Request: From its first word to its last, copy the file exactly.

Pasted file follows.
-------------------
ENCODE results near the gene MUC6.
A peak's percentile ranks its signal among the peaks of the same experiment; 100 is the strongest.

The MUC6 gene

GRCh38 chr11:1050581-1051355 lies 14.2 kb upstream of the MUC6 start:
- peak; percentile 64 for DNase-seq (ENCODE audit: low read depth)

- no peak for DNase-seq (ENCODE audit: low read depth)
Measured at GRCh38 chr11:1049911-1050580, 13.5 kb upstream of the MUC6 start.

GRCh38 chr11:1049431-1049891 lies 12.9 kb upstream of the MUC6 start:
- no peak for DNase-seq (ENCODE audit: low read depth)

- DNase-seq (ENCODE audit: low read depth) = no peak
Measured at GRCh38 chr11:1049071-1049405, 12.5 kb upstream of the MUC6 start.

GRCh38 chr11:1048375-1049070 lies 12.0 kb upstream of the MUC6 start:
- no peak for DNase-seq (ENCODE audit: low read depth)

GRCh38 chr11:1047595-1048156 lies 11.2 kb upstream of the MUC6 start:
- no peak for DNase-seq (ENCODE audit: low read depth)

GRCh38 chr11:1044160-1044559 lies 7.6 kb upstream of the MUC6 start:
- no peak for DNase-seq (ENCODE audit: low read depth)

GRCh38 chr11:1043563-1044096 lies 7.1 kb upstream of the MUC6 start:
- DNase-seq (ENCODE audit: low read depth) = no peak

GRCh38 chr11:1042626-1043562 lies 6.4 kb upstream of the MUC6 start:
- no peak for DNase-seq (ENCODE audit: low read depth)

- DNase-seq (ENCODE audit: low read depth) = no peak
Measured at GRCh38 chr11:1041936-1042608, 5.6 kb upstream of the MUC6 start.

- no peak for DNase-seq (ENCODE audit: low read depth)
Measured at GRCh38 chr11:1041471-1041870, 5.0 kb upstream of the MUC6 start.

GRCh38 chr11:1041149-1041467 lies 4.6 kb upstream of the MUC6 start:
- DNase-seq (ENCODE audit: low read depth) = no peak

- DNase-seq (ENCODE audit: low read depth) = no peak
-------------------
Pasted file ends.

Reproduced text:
ENCODE results near the gene MUC6.
A peak's percentile ranks its signal among the peaks of the same experiment; 100 is the strongest.

The MUC6 gene

GRCh38 chr11:1050581-1051355 lies 14.2 kb upstream of the MUC6 start:
- peak; percentile 64 for DNase-seq (ENCODE audit: low read depth)

- no peak for DNase-seq (ENCODE audit: low read depth)
Measured at GRCh38 chr11:1049911-1050580, 13.5 kb upstream of the MUC6 start.

GRCh38 chr11:1049431-1049891 lies 12.9 kb upstream of the MUC6 start:
- no peak for DNase-seq (ENCODE audit: low read depth)

- DNase-seq (ENCODE audit: low read depth) = no peak
Measured at GRCh38 chr11:1049071-1049405, 12.5 kb upstream of the MUC6 start.

GRCh38 chr11:1048375-1049070 lies 12.0 kb upstream of the MUC6 start:
- no peak for DNase-seq (ENCODE audit: low read depth)

GRCh38 chr11:1047595-1048156 lies 11.2 kb upstream of the MUC6 start:
- no peak for DNase-seq (ENCODE audit: low read depth)

GRCh38 chr11:1044160-1044559 lies 7.6 kb upstream of the MUC6 start:
- no peak for DNase-seq (ENCODE audit: low read depth)

GRCh38 chr11:1043563-1044096 lies 7.1 kb upstream of the MUC6 start:
- DNase-seq (ENCODE audit: low read depth) = no peak

GRCh38 chr11:1042626-1043562 lies 6.4 kb upstream of the MUC6 start:
- no peak for DNase-seq (ENCODE audit: low read depth)

- DNase-seq (ENCODE audit: low read depth) = no peak
Measured at GRCh38 chr11:1041936-1042608, 5.6 kb upstream of the MUC6 start.

- no peak for DNase-seq (ENCODE audit: low read depth)
Measured at GRCh38 chr11:1041471-1041870, 5.0 kb upstream of the MUC6 start.

GRCh38 chr11:1041149-1041467 lies 4.6 kb upstream of the MUC6 start:
- DNase-seq (ENCODE audit: low read depth) = no peak

- DNase-seq (ENCODE audit: low read depth) = no peak